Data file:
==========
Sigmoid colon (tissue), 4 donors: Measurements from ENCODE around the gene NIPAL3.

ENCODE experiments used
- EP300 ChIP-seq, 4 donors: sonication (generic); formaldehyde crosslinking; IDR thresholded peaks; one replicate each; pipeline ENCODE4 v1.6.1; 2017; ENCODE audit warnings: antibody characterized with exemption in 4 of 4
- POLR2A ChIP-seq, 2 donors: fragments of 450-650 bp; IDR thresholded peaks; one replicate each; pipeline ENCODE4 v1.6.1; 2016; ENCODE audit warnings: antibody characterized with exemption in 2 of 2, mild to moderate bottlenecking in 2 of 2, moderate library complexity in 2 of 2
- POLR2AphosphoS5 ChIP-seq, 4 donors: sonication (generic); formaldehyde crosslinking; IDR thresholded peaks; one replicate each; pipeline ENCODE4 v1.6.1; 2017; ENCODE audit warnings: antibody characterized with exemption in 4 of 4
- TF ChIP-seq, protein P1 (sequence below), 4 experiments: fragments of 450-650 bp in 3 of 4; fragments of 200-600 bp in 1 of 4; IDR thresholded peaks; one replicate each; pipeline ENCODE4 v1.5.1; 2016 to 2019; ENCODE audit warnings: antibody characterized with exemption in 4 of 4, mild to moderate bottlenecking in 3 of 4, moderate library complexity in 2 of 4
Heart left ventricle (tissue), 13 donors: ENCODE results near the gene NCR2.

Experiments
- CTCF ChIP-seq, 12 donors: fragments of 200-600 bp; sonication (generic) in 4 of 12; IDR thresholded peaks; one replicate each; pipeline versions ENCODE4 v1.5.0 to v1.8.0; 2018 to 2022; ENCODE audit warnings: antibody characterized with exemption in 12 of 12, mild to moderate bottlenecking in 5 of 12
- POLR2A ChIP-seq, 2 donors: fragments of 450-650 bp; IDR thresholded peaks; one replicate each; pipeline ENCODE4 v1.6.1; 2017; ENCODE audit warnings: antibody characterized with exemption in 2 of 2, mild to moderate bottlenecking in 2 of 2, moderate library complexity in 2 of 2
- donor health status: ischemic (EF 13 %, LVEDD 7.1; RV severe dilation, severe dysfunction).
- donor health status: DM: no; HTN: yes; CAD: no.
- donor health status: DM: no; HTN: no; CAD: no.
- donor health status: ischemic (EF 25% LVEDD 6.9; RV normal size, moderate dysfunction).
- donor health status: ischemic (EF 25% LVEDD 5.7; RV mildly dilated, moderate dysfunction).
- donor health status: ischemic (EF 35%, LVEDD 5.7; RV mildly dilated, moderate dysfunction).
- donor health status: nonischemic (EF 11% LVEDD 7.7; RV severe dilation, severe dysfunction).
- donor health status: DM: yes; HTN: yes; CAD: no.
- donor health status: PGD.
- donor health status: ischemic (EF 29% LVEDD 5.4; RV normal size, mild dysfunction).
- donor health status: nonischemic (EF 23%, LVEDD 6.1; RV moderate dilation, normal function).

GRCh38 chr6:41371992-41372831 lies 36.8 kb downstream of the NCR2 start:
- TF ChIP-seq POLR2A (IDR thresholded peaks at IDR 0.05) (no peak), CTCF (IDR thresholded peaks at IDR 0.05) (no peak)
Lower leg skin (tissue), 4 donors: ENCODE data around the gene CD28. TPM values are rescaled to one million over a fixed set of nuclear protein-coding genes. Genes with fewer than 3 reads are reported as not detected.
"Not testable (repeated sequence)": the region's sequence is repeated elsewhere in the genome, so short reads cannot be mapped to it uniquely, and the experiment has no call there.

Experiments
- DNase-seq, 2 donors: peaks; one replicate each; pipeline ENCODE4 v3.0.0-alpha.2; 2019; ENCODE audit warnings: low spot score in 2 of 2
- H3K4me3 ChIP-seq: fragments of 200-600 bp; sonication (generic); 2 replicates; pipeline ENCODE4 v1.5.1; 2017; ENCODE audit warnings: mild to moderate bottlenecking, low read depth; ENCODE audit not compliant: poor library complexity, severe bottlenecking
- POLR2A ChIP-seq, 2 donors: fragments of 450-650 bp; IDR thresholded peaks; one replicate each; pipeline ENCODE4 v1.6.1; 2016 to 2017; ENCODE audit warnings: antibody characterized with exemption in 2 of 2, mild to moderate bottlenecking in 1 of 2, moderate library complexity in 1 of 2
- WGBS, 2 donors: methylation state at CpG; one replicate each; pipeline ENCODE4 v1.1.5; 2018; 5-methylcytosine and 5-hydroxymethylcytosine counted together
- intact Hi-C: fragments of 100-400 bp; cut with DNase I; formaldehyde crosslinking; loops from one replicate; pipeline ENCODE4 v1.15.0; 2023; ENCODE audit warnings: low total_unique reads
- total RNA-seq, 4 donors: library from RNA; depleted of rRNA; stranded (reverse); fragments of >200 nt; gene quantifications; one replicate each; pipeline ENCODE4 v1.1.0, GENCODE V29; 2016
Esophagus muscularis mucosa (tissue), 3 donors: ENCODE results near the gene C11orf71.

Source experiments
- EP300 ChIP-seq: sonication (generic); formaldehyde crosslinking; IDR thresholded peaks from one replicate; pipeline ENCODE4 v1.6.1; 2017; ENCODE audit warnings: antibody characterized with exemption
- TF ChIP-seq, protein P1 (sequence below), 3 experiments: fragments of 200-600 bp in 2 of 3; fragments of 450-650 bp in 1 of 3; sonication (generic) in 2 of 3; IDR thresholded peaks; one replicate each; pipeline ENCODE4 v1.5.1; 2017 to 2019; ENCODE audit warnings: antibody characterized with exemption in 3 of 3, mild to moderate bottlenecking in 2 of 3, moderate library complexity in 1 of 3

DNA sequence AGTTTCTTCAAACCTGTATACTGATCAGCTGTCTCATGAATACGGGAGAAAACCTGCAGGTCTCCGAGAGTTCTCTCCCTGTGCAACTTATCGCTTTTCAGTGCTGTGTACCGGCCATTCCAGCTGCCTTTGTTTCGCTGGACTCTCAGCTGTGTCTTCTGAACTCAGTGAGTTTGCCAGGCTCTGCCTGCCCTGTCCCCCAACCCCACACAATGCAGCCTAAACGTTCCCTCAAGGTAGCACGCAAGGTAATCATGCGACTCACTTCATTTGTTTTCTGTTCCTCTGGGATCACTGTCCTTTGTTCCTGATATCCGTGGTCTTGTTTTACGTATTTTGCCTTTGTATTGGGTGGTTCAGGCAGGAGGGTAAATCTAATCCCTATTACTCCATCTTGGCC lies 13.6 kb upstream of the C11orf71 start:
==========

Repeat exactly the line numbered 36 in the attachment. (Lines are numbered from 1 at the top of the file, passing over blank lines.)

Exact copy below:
- TF ChIP-seq, protein P1 (sequence below), 3 experiments: fragments of 200-600 bp in 2 of 3; fragments of 450-650 bp in 1 of 3; sonication (generic) in 2 of 3; IDR thresholded peaks; one replicate each; pipeline ENCODE4 v1.5.1; 2017 to 2019; ENCODE audit warnings: antibody characterized with exemption in 3 of 3, mild to moderate bottlenecking in 2 of 3, moderate library complexity in 1 of 3